Invasion, after all, is not confined to armies. It can range from locusts to air waves. The only difference here is that it is a benign invasion. It’s arrival on invitation, so of course, technically and legally, it is not an invasion. It was something waiting to happen, delayed for decades as Indian and Pakistani establishments saw greater value in hostility. But the winds of peace have blown away old-fashioned notions-at least for now. As the citadel’s iron gates finally crank open, the rush is immediate, intense. The much-needed safety valve has been released. Bottled-up good feelings and intentions surge forth.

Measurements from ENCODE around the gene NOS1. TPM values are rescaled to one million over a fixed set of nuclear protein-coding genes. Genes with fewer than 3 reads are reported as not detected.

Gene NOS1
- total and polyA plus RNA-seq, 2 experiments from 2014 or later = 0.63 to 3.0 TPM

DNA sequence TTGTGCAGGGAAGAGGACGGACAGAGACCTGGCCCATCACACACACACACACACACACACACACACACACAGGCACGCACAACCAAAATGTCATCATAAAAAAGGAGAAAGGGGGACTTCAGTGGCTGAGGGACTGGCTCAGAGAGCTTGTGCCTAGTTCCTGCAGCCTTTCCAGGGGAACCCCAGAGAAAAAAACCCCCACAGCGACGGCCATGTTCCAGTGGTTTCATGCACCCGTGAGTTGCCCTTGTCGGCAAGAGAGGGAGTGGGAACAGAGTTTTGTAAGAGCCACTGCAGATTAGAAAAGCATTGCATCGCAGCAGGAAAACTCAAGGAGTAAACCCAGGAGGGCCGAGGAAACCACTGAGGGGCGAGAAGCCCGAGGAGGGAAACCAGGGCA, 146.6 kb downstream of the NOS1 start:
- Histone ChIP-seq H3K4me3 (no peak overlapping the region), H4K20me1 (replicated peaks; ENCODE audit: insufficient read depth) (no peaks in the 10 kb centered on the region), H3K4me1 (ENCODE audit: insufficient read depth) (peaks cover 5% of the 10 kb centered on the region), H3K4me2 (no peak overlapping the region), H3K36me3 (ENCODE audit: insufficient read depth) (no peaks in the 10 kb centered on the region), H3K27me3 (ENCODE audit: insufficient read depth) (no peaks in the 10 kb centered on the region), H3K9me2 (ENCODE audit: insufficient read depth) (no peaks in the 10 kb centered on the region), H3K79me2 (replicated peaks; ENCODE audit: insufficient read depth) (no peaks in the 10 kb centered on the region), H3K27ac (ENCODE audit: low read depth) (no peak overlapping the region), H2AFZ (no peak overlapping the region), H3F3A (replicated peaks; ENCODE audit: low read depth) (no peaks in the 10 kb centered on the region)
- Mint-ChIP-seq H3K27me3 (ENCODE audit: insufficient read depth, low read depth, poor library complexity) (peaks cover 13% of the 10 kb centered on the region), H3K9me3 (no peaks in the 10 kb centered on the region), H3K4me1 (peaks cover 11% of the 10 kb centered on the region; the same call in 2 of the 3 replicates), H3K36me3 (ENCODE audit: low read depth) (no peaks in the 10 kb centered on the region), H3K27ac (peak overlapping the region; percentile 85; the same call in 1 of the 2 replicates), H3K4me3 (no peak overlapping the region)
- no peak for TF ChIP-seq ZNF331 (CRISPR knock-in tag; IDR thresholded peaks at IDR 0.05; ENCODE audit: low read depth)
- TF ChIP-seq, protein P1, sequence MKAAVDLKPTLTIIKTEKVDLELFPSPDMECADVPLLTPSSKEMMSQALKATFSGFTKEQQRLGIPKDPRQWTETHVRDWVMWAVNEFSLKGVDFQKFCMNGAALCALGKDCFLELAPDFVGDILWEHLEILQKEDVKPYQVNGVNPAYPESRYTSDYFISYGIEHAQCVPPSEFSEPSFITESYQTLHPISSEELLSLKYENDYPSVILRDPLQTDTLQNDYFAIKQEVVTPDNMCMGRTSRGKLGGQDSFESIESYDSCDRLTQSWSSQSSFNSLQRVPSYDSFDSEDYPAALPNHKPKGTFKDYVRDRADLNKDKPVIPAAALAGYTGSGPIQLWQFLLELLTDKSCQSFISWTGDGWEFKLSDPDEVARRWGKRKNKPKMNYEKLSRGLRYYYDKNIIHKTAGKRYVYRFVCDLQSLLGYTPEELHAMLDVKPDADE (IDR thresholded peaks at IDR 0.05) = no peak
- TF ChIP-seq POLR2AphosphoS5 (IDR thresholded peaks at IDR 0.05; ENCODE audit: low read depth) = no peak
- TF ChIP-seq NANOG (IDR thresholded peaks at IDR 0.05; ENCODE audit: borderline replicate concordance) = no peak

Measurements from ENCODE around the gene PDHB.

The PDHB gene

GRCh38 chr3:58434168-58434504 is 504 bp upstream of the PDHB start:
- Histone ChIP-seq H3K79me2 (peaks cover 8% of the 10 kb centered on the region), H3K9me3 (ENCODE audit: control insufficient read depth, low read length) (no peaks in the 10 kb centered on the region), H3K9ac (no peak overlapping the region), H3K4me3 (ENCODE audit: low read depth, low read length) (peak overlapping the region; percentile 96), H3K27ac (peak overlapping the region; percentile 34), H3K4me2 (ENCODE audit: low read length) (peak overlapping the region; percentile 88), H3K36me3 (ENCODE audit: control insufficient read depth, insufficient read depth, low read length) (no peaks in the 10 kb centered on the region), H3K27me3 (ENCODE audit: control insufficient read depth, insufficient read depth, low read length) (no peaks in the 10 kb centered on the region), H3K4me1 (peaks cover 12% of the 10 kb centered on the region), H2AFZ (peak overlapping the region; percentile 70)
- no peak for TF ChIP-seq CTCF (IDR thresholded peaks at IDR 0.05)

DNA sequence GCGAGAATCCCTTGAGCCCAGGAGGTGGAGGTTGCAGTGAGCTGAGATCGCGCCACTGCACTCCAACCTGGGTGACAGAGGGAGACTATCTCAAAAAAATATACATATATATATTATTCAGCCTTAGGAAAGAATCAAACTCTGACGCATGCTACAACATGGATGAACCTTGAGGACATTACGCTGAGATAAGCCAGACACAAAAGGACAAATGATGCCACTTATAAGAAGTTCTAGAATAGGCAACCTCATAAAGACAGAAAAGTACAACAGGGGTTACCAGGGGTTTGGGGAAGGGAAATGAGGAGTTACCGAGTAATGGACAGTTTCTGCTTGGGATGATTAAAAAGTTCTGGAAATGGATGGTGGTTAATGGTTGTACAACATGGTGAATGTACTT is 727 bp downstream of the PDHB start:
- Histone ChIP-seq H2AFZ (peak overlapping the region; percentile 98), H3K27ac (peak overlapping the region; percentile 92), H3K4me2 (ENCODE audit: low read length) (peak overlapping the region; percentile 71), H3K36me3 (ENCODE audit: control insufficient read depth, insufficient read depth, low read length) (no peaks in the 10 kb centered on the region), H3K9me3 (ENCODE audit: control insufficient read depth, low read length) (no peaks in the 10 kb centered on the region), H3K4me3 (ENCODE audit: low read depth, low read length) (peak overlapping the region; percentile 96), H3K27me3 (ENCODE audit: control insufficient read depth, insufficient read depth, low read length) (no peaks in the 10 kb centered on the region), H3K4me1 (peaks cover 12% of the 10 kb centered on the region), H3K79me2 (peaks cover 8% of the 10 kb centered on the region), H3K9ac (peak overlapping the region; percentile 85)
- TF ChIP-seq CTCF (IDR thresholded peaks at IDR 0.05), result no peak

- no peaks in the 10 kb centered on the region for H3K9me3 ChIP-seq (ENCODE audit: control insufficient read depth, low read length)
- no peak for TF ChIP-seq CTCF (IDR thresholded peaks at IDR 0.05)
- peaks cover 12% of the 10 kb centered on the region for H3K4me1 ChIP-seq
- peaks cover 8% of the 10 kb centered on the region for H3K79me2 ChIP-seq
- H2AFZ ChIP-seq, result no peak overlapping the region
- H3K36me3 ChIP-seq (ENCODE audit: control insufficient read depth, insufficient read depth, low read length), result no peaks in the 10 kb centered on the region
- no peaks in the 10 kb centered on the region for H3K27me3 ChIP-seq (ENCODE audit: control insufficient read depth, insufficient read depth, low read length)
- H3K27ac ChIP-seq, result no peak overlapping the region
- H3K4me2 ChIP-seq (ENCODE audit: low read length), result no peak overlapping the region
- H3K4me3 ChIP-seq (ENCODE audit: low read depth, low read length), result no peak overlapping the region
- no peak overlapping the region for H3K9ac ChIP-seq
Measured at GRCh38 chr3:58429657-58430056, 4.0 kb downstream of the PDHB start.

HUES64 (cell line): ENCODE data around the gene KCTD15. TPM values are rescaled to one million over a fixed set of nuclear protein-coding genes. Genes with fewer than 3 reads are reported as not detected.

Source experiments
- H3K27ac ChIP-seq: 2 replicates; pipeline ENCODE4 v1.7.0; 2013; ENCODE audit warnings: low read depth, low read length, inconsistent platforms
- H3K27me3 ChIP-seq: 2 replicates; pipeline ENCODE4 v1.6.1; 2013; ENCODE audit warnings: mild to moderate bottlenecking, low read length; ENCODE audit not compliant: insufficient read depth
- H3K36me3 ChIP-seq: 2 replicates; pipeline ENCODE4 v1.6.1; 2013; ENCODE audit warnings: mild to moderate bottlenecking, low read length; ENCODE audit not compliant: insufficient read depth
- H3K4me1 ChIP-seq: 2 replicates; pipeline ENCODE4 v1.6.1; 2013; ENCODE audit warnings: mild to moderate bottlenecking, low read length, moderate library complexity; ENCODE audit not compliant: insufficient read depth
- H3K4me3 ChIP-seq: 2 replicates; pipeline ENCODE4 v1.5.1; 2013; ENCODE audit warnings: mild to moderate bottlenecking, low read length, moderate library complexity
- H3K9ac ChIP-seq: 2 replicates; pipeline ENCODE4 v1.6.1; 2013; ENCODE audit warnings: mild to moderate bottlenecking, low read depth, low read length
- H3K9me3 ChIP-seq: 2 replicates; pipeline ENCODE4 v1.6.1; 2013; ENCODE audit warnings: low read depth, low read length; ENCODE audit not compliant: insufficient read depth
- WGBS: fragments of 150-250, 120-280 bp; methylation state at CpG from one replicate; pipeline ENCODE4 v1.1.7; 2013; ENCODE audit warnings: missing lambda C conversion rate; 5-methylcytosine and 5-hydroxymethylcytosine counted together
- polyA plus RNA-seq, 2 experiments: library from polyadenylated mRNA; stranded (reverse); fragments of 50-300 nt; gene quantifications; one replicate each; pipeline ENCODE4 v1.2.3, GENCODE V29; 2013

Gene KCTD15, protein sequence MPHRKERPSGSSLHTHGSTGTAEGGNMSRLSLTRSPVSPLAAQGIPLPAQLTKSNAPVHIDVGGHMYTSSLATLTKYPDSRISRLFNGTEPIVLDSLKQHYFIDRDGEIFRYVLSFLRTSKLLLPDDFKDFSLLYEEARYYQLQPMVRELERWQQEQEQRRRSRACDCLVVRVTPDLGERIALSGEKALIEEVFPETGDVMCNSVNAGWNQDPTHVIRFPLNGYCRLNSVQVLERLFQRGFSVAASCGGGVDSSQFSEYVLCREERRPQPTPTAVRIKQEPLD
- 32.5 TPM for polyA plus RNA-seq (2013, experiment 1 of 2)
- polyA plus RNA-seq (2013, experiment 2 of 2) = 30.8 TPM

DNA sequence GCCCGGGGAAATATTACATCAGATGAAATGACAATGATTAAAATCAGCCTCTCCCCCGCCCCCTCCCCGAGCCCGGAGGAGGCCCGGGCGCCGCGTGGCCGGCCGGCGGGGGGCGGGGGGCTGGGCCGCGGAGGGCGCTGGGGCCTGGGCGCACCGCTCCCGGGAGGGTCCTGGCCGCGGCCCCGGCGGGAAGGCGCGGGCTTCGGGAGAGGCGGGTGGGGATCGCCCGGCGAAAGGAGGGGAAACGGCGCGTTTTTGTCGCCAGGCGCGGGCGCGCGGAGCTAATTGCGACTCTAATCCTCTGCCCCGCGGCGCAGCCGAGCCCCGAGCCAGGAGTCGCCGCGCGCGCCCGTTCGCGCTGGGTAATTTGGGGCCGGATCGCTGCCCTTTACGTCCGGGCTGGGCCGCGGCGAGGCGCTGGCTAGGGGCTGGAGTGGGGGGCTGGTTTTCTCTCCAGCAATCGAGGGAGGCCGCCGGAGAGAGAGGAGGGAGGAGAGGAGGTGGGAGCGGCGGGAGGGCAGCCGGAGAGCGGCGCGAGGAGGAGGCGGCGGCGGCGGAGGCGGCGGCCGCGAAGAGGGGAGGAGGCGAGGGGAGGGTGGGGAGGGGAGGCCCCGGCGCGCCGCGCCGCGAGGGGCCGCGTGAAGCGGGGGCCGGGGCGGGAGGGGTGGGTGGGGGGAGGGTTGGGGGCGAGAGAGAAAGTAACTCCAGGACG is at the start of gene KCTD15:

Excessive enmity has evaporated, replaced now by excessive love. We are extremists by temperament. Either we starve or we overeat. Either we hate, or we adore. Either we ignore or we lavish attention. Pakistan was our worst enemy yesterday. Today they are our best friends. Such wild swings. Nothing in moderation, everything always in excess. The behaviour seems suspiciously close to obsessive, compulsive disorder. It’s an India-Pakistan disease. Both are equally vulnerable to this malady. Don’t for a moment think we’re the only ones gushing and going overboard. Pakistanis are no better. Every spring, citizens of Lahore go berserk when they celebrate the annual kite-flying festival. This year, the Indo-Pak cricket paroxysm surpassed its fever.